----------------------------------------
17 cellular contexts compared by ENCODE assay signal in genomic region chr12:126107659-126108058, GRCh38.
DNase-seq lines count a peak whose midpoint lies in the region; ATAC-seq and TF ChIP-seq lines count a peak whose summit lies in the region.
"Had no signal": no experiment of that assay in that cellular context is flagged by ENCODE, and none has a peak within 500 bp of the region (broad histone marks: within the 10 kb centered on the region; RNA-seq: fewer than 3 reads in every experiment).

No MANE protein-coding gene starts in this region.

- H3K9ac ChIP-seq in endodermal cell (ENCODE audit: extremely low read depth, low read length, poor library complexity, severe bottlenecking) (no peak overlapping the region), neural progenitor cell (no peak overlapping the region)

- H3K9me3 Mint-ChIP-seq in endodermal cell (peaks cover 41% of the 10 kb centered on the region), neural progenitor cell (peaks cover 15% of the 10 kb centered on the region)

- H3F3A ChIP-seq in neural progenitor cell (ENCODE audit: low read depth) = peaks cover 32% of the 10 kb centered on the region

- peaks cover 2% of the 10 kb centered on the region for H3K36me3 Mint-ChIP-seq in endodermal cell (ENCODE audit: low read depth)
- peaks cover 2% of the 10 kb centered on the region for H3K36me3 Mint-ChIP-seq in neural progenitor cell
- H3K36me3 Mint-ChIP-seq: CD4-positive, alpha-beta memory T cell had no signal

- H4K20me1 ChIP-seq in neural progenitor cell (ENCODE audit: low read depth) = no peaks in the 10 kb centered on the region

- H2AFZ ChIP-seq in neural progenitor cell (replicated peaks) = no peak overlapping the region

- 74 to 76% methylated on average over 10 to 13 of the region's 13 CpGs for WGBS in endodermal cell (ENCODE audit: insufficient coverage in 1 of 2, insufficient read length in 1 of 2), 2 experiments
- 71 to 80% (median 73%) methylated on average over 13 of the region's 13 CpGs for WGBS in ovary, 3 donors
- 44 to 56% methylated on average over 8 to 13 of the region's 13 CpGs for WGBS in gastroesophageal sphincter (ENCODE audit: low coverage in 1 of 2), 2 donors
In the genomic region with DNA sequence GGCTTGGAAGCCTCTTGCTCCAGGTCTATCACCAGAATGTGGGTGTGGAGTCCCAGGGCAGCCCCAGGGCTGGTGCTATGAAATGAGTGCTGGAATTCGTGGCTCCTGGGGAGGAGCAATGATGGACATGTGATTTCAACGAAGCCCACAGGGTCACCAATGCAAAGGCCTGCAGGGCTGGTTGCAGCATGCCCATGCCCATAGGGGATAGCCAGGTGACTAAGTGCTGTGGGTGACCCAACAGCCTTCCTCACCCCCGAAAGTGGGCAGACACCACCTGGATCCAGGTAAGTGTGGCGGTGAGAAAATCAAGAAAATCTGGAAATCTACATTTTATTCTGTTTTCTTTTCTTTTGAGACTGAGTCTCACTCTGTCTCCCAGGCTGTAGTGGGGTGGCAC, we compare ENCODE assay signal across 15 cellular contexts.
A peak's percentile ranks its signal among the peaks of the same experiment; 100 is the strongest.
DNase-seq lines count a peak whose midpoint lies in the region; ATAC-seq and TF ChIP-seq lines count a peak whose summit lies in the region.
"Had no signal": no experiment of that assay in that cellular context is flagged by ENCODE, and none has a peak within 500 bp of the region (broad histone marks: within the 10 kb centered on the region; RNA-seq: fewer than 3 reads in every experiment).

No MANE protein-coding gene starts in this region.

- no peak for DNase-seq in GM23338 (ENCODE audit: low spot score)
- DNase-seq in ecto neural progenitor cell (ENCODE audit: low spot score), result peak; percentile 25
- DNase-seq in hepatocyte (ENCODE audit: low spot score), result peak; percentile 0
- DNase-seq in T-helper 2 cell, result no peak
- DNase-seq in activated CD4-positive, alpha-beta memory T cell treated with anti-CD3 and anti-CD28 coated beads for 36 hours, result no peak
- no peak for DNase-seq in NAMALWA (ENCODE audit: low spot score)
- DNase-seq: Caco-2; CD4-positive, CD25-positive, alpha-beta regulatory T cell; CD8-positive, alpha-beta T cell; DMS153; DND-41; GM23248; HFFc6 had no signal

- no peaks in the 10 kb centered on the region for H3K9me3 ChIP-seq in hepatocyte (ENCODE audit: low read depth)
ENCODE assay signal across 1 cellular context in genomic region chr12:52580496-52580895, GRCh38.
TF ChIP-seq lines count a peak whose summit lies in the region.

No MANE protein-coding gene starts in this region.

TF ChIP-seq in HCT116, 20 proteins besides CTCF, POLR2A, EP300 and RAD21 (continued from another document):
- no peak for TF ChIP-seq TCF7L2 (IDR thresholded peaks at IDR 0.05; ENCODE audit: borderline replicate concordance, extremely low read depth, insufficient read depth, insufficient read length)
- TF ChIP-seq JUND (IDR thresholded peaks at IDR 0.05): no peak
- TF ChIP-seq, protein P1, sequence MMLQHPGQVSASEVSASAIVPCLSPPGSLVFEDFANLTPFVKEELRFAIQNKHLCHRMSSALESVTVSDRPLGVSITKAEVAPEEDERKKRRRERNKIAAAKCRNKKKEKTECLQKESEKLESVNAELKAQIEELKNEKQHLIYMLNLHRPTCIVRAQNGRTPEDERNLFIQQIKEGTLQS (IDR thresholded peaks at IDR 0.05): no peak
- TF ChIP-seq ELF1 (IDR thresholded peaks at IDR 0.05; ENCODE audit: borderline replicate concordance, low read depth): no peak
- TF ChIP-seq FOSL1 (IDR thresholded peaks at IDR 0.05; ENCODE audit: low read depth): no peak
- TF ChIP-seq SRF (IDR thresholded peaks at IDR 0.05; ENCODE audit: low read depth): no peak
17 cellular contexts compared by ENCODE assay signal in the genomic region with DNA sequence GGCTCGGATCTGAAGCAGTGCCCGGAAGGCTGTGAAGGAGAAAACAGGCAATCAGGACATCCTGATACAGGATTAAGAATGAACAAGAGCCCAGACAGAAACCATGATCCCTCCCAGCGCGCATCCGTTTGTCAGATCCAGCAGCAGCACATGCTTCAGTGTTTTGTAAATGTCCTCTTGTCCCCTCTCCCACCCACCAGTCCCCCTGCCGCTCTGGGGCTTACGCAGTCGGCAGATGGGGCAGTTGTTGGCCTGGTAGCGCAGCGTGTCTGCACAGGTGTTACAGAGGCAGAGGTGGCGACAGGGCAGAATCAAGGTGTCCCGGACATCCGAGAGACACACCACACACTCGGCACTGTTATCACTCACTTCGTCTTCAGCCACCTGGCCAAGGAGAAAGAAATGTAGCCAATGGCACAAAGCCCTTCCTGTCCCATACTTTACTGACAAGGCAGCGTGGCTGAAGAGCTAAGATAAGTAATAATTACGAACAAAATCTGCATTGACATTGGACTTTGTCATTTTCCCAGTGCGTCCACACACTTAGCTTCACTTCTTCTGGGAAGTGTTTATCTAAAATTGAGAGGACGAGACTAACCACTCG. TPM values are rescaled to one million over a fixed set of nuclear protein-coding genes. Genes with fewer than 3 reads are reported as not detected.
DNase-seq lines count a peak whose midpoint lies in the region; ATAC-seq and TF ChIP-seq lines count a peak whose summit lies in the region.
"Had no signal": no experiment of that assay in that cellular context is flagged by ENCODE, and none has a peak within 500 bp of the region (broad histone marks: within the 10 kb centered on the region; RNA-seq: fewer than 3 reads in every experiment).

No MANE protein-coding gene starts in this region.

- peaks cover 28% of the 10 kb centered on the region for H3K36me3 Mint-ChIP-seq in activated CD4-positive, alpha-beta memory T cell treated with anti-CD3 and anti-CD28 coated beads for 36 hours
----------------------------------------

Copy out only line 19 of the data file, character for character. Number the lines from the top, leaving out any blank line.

"Had no signal": no experiment of that assay in that cellular context is flagged by ENCODE, and none has a peak within 500 bp of the region (broad histone marks: within the 10 kb centered on the region; RNA-seq: fewer than 3 reads in every experiment).